Object-Oriented Vanilla Javascript - Part 1

This article explains what scopes, context, this keyword, closures, constructors and prototype chains are in vanilla javascript.

December 24, 2017 - 5 minute read -
#javascript #code

Object Oriented Javascript

As web developers, we use Javascript in our daily life but rarely do we take out the time and learn intricacies of the language. We accept many things at face value as they do not impact the work we need to do and make assumptions about other things that are mostly correct.

But once you know you will be working on something for a long time, it’s time to put the foot down and start learn things properly to qualify from development to engineering.

Below are some topics that will help you get an overview of the Whats and the Hows:

  • Scopes

    • Scope determines the visibility of variables, functions, and objects in some particular part of your code during runtime.
    • Also called Execution Context (Not to be confused with Context below)
    • Types of Scopes:
      • Local - Variables defined inside a function are not available outside that function
      • Global - Variables defined outside any scope and can be accessed anywhere in the code
      • Lexical - Variables from parent scope are available inside the nested scopes.
        • Scope Chain: When accessing a variable, JS will start searching from the current scope, and keep jumping up in nested scopes to find it.
var bike = {wheels: 2}; // bike variable is in global scope
var ride = function() {
    var speed = 32; // speed variable is in local scope of ride function
  • Context & this keyword

    • Developers generally get confused between scope and context. Context is used to refer to the value of this variable in some place in the code.
    • Generally, this keyword in a context refers to the object it was called against, i.e. the variable left of the dot in a function call.
var fn_ride = function() {
var bike = {wheels: 2}; // bike variable is in global scope
bike.ride = fn_ride;

bike.ride(); // `ride()` points to `fn_ride()` in which `bike` will be logged
// `ride()` function was called in context of `bike`.
// So, `this` will point to `bike` inside fn_ride function
// during the `bike.ride()` call.

bike.ride.call(car); // here you're changing the context from `bike` to `car`
  • Closures

    • It is created when an inner function tries to access the variables defined in and arguments passed into the outer function.
    • Even when the inner function is called outside the outer function, those variables will be available to the closure.
var CarOf = function(driver) {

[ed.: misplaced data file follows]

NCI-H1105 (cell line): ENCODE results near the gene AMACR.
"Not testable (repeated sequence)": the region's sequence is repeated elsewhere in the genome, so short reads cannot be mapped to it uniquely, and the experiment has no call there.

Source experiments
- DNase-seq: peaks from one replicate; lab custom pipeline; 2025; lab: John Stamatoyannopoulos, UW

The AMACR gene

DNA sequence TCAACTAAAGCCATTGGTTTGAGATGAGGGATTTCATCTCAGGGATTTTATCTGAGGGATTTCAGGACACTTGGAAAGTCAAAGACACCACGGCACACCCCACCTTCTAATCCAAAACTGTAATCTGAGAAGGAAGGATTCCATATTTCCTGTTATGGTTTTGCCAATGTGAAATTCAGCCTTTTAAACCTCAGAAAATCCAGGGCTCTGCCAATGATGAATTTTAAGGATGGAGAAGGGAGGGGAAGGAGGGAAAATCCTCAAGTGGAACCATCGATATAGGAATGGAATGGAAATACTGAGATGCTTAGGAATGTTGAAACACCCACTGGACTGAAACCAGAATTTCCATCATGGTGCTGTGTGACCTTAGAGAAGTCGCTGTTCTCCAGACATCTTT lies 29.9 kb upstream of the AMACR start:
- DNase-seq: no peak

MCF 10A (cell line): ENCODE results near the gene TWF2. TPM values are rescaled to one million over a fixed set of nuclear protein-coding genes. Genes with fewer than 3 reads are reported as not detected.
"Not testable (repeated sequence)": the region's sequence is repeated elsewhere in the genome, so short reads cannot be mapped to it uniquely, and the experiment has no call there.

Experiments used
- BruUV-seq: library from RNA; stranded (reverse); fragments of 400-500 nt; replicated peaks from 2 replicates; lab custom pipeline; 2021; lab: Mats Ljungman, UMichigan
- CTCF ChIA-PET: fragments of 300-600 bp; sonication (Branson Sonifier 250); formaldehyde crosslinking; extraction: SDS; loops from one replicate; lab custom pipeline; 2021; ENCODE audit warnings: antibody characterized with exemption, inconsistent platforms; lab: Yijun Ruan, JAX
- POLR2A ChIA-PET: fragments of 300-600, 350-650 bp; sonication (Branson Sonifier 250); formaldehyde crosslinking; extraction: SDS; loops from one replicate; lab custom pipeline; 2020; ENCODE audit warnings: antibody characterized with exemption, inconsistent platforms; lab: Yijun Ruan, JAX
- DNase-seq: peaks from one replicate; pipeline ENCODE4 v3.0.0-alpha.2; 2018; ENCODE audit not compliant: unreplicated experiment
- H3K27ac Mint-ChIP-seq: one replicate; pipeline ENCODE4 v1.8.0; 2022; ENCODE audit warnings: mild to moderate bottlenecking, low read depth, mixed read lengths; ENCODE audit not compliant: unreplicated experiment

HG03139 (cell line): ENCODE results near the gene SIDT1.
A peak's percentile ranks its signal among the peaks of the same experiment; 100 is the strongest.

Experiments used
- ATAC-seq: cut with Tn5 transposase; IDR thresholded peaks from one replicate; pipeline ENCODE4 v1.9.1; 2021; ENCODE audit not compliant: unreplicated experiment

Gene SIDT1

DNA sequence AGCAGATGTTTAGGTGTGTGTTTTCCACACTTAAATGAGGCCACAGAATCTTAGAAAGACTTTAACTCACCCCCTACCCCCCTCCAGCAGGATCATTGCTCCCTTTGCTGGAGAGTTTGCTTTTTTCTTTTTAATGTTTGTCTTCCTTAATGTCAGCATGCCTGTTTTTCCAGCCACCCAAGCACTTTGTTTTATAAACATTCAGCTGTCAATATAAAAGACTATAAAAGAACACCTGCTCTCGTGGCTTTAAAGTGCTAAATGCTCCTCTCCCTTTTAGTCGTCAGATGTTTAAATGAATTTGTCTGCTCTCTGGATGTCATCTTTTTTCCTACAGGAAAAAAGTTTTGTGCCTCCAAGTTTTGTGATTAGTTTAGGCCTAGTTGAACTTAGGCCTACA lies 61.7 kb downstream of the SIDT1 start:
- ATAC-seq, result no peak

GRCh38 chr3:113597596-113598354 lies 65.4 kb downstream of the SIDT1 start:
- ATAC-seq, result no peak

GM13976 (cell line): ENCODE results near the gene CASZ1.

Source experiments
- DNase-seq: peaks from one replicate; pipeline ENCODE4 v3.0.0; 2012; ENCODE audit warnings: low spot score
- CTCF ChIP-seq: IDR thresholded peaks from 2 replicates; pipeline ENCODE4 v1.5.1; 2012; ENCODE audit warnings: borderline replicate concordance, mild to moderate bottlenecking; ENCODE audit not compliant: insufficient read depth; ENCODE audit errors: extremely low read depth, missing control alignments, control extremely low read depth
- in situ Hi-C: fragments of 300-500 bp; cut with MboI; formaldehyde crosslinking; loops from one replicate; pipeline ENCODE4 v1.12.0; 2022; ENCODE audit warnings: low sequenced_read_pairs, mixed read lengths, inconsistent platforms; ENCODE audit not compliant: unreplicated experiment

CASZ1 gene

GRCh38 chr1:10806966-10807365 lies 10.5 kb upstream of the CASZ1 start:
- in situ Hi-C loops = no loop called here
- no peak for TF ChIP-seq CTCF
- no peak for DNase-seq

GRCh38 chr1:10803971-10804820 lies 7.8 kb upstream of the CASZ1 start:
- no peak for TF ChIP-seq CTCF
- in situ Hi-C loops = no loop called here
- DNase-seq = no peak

return function() {
        console.log(driver + " is driving");
var drivingMyCar = CarOf("Mike");
drivingMyCar(); // This will log "Mike is driving"
// Here the value of driver argument is preserved.
  • Constructors

    • These are the functions to the right of class definition.
    • The constructor function is nothing more than a normal function.
var Car = function(driver) { // Constructor function
    var wheels = 2;
    var driverName = driver;

var myCar = new Car("Rahul");
  • Prototype

    • This is a default attribute in every javascript function.
    • It points to an object in which properties and functions of a class can be assigned that should be usable by every object of that class(object of the constructor function).
    • Every object has a prototype that can be modified through the constructor’s prototype.
    • If the current scope doesn’t have the accessed attribute, the prototype of that function is checked before going to outer nesting.
    • Every prototype has a constructor property that points to the class(Constructor function) of that prototype.
var Car = function(driver) {
    // new anonymous function created with every new object of Car class
    var driving = function(){
        console.log(driver + " is driving");

// Only one anonymous function created for every object of Car class
Car.prototype.driving = function(){
    console.log(driver + " is driving");

console.log(Car.prototype.constructor); // logs `Car`
  • Prototype Chain

    • Every object has a prototype which has been chained all the way upto Object variable.
var Vehicle = function() {
    // ...
var Car = function() {
    // ...
Car.prototype = Object.create(Vehicle.prototype);
// Here, we are creating link between Car's prototype and Vehicle's prototype.
// Any method not found in `Car.prototype` will be searched in `Vehicle.prototype`


Object-Oriented JavaScript - Udacity
Understanding Scope in JavaScript - Scotch.io
Understanding the JavaScript Prototype Chain & Inheritance - RisingStack